a machine which can only see itself. It's the inevitable inversion
meme which arises from mistaking forms and functions for reality
rather than the capacity to project and receive them.
Yes, comp feedback in this way. You don't like that, apparently, but
that's not an argument. I am not defending comp, I am just criticizing
the reason you provide to think that comp is false.
I have no tricks or invalid arguments that I know of, and I don't
see that I am being careless at all.
Which means probably that you should learn a bit of argumentation,
to be frank. Or just assume your theory and be cautious on the
theory of other people.
I'm only interested in uncovering the truth about consciousness.
What other people think and do is none of my business.
You are asserting without argument that a theory is incorrect,
I have been asserting my arguments in writing for thousands of
hours. Why do you say that it is without argument unless it is
simply too awful to accept that there is no valid counter-argument?
I have not seen argument which does not invoke wishful thinking, or
begging of the question. If you find a real argument against comp,
publish it, and you will become famous. But in the literature, all
arguments against comp (like Lucas and Penrose for example) have been
and you do this by assuming that it cannot do this or that, but with
no argument that your personal feeling.
Why are common sense observations shared by all people since the
beginning of humanity reduced to 'my personal feeling', but esoteric
works of mathematics from the last couple of centuries are are
They are not infallible, and personal feeling are not argument.
I just explain to you that machines might have already that feeling,
as it looks like when we listen to them.
I understand that, but I'm saying that the whole idea that machines
might have any feeling at all is unsupported by anything except the
very theory which begs the question to begin with.
Assuming is not begging. If you assume non-comp it is all right. But
you pretend to have an argument against comp, so it is normal we ask
it too you, and well, we don't really see an argument.
To be sure, machines cannot think, and the expression "machine can
think" is a short cut for "machine can support a person with respect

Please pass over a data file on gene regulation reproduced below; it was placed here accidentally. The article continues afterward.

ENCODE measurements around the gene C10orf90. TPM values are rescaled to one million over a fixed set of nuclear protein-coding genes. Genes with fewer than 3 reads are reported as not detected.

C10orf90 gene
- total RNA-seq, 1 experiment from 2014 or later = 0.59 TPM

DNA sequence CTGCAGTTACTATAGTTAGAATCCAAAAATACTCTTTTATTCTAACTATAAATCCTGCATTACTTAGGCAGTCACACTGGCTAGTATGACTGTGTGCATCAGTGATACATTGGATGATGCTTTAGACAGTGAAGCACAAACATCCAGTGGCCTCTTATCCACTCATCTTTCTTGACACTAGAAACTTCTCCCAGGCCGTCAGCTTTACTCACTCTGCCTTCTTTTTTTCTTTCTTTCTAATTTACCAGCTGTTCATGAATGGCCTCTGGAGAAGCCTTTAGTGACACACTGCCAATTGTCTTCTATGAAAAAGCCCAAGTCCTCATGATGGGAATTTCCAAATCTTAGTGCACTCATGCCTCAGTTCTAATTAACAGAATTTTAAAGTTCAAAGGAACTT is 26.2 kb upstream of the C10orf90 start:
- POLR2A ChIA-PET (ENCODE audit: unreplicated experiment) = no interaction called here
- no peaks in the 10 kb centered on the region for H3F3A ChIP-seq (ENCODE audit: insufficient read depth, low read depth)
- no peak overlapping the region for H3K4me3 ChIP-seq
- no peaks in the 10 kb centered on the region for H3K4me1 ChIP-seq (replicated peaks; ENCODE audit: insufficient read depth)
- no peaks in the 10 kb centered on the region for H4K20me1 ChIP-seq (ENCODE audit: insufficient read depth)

to some environment".
Why would machines feel anything? "Well, lets assume that we are
machines, and therefore whatever we do is something that a machine
can do, including feel." Or, we could assume that we are ears of
corn, and therefore whatever we do is something that an ear of corn
can do if it was coaxed into becoming as complex a vegetable as we
are. We could decide that we are a TV show, and that TV shows will
someday evolve into us, so that the shows we see now are just baby
shows where the characters haven't grown very realistic yet.
You are correct. If we assume that we are angels, then we can conclude
that angels can feel. But nowhere I have attempted to prove that
machine can feel. It is my working assumption, and I am interested in
its fundamental consequence. But *you* pretend that comp is necessary
wrong, so we wait for the argument. Not a personal feeling.
I am a logician. I defend more the use of valid reasoning than the
truth of any proposition, including comp.
Let me give you a good argument against comp. It does look obvious
that there is primitive fundamental physical reality. But with comp
that cannot exist in any reasonable sense by the UDA argument, so comp
Of course the weakness of that argument is that there is no evidence
for a *primitively* physical reality. There are only evidences for a
physical reality. And here comp explains where such evidences comes
So you will have to try harder.
Or just develop your theory, keeping some agnosticism about the fact
that your theory might contradict or not some other theories. May be
you will find a valid contradiction by working in that way, in comp or
in your theory. If not you look like a philosopher having some
prejudice against some entities a priori.